COVID-19: 50 million people threatened by hunger in West Africa

The number of people at risk of food insecurity and malnutrition could increase from 17 million to 50 million between June and August 2020

According to the Economic Community of West African States (ECOWAS), the effects of the coronavirus pandemic could increase the number of people at risk of food insecurity and malnutrition from 17 million to 50 million people between June and August 2020.

As Ramadan begins this week, eight regional and international organizations warn of the impact of the coronavirus combined with the lean season and conflict and insecurity, which will stretch the West Africa population in a period of fasting and sharing for some.

Food workers are struggling to continue their activities and see their livelihoods threatened. Measures must be taken to protect the most vulnerable and ensure food production, so that hunger and malnutrition are no longer a daily threat.

Despite the efforts of governments, many communities in the region's main cities and urban areas are today facing difficulties in accessing food markets, with prices increasing quickly and many basic commodities becoming less available, the consequences of restrictive measures put in place, confinement or curfews, border closures and insecurity in certain areas.

In Burkina Faso, Amadou Hamadoun Dicko, President of the Association for the Promotion of Livestock in the Sahel and Savannah (APESS) says: "In a few days, the 100 kg bag of millet has gone from 16,000 to 19,000 CFA and the litre cooking oil has almost doubled. Likewise, for breeders, the price of a bag of cotton cake to feed their animals has increased. With the virus, in addition to insecurity, I wonder how Ramadan will be lived this year."

The coronavirus crisis combined with insecurity is exacerbating the threat of market stability and hitting an already very fragile food situation with full force. In countries facing humanitarian crises, access to food has become very difficult. In Burkina Faso or Niger, humanitarian aid is unable to reach and cover the food needs of thousands of displaced persons and the emergency has become vital.

While the agricultural season is also beginning, producers and farmers are already severely economically affected by the crisis and have difficulties in accessing quality seeds and fertilizers. 30.5% of West Africa's economy is devoted to agriculture, which is the largest source of income and livelihood for 70-80% of the population, mainly women who are on the front line. "We have lost 75% of our market because of the lockdown of the city of Bobo Dioulasso," said Mrs. Toe Hazara, who works at the Café Rio dairy in Burkina Faso. "This situation is unbearable because we can no longer support the expenses of our 13 employees and pay our suppliers," she said.

Pastoralist communities, already hit hard by the impacts of climate change and insecurity, can no longer ensure the transhumance of livestock, made impossible by the closure of regions or borders, which risks increasing conflicts between herders and farmers.

"The introduction of curfews restricts the possibility of watering the animals at night, so the crowds around the water points are very high during the day," said Ismael Ag, breeder member of the Billital Maroobé Network (RBM).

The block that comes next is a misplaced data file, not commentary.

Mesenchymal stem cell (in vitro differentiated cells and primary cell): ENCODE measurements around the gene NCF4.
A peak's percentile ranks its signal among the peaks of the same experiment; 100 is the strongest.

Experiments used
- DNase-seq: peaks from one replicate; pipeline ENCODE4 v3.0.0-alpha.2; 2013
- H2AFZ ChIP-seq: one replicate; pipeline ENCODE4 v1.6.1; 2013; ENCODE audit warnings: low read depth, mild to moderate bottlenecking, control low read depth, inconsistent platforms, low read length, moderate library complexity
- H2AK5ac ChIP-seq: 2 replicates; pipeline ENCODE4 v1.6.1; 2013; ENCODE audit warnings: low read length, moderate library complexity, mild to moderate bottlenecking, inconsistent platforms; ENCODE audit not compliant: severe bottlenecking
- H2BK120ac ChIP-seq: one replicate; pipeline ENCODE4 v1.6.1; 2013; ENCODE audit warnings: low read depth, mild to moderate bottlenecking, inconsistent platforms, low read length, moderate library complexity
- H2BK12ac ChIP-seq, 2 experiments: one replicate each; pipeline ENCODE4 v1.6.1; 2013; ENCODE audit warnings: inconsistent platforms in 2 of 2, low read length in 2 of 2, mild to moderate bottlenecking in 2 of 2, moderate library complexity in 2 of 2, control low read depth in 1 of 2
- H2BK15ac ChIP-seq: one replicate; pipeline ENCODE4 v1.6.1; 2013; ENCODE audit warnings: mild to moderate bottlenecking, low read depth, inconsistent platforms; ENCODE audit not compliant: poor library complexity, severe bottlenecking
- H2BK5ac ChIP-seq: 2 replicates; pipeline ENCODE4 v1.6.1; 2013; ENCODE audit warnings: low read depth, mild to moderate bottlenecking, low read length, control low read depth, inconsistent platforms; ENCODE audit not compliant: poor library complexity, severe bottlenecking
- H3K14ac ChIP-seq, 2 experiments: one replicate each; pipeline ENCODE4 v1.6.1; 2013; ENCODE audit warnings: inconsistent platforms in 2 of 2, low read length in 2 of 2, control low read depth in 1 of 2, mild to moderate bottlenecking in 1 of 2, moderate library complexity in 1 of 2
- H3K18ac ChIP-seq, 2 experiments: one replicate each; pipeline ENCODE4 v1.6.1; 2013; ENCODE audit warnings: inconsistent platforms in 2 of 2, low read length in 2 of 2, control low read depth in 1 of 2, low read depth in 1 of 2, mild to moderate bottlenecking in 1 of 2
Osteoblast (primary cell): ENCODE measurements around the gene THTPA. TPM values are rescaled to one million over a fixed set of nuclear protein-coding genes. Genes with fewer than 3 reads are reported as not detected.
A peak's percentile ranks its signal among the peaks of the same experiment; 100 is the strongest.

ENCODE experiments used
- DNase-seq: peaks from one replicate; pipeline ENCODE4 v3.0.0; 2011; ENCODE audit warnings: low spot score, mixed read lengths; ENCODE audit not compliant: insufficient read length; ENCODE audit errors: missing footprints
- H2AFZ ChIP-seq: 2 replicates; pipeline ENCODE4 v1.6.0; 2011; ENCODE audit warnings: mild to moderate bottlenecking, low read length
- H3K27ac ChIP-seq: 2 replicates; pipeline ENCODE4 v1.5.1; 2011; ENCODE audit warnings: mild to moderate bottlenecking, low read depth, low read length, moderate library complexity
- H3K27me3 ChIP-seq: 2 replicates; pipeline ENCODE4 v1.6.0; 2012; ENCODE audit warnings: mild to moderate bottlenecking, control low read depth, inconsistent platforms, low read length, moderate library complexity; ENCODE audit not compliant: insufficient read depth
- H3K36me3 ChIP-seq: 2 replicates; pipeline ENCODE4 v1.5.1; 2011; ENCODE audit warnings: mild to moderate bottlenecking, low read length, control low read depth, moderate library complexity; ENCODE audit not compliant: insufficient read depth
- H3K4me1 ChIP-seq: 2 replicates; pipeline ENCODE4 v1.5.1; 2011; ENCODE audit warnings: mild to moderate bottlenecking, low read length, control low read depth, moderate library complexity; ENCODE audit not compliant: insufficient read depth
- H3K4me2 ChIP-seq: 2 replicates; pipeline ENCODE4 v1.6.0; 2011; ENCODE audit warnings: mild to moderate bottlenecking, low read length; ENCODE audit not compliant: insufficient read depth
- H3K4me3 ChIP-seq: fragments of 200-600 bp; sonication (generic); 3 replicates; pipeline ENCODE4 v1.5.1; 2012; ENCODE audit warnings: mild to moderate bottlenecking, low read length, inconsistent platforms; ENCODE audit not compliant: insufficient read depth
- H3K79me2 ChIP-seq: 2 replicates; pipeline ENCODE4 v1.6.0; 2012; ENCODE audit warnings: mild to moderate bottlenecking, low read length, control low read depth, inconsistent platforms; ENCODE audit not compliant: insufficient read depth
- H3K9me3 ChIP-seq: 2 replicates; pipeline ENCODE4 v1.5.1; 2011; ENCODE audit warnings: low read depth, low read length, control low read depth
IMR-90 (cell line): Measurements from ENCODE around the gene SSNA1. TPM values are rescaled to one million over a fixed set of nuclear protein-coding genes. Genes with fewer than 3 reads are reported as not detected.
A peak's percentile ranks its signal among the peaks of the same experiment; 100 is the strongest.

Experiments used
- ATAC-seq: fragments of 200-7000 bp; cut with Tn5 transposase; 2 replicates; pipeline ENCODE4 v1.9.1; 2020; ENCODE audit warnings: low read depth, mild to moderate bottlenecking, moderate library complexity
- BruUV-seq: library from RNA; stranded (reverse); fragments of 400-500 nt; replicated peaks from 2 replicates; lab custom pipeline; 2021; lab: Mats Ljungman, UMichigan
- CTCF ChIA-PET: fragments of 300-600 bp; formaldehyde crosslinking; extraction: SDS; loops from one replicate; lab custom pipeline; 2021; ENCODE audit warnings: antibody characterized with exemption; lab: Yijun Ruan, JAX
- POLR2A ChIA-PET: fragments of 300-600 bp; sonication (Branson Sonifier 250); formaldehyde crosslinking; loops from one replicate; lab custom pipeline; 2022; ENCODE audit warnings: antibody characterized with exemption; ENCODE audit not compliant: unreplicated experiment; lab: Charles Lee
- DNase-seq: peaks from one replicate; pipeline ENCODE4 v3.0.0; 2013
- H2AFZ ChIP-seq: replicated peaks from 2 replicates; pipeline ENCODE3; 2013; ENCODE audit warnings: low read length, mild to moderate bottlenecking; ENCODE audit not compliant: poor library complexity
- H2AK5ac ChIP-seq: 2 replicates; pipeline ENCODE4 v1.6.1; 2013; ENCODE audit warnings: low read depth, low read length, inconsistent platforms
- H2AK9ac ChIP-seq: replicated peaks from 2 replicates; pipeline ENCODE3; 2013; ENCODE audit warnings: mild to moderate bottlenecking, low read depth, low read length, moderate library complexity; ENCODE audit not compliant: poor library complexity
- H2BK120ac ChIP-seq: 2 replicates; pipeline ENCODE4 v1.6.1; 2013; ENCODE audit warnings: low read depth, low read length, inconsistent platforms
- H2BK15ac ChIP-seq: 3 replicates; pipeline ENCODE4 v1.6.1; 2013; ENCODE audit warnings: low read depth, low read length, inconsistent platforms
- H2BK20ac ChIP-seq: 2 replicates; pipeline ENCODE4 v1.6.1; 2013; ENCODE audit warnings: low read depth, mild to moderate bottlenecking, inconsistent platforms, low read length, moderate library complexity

To overcome this crisis, farmers, herders, fishermen, and food processors are counting on the support of the region’s governments to carry out a production campaign that has begun in most localities. Ibrahima Coulibaly, President of the Network of Farmers' and Producers' Organizations of West Africa (ROPPA) said: "We also hope that political decision-makers and citizens will become more aware of the need to encourage local production and consumption, which has even more meaning and importance today."

The undersigned leaders of peasant organizations and international NGOs call on all governments to control prices, to ensure the supply of food from family farms and the transport of goods across borders, and also to put in place social safety nets to help the most vulnerable.

In this global crisis, regional and international solidarity is also required and the support of donors to West African States, farmers' organisations and civil society is urgently needed to help them face this crisis in a fragile regional context.

The signatory organizations:

  • Action Against Hunger
  • APESS
  • CARE
  • Oxfam
  • RBM
  • ROPPA
  • Solidarités International
  • Save the Children

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CARE has spokespeople available. For media inquiries, please contact:

Lama Alsafi
media@care.ca | 613-228-5641

Notes to editors:

  • CARE is carrying out food security and nutrition programming across West Africa as well as emergency food and cash distribution in Niger and Nigeria.
  • CARE is preparing contingency food stock in Mali as the lean season approaches.
  • In 2019, CARE reached 3 million people across West Africa with food and nutrition security and resilience to climate change support, indirectly benefiting a further 11.7 million.

About CARE Canada:

Founded in 1945 with the creation of the CARE Package®, CARE develops solutions alongside women and girls in developing countries to lift themselves, their families, and their communities out of poverty and out of crisis. CARE stands with women and girls around the world in economic empowerment. We bring women, girls, and their communities together to challenge inequality while facing issues like food insecurity, climate change, and emergency relief in times of crisis or disaster. CARE works in 100 countries around the world.

To learn more about CARE Canada, visit www.care.ca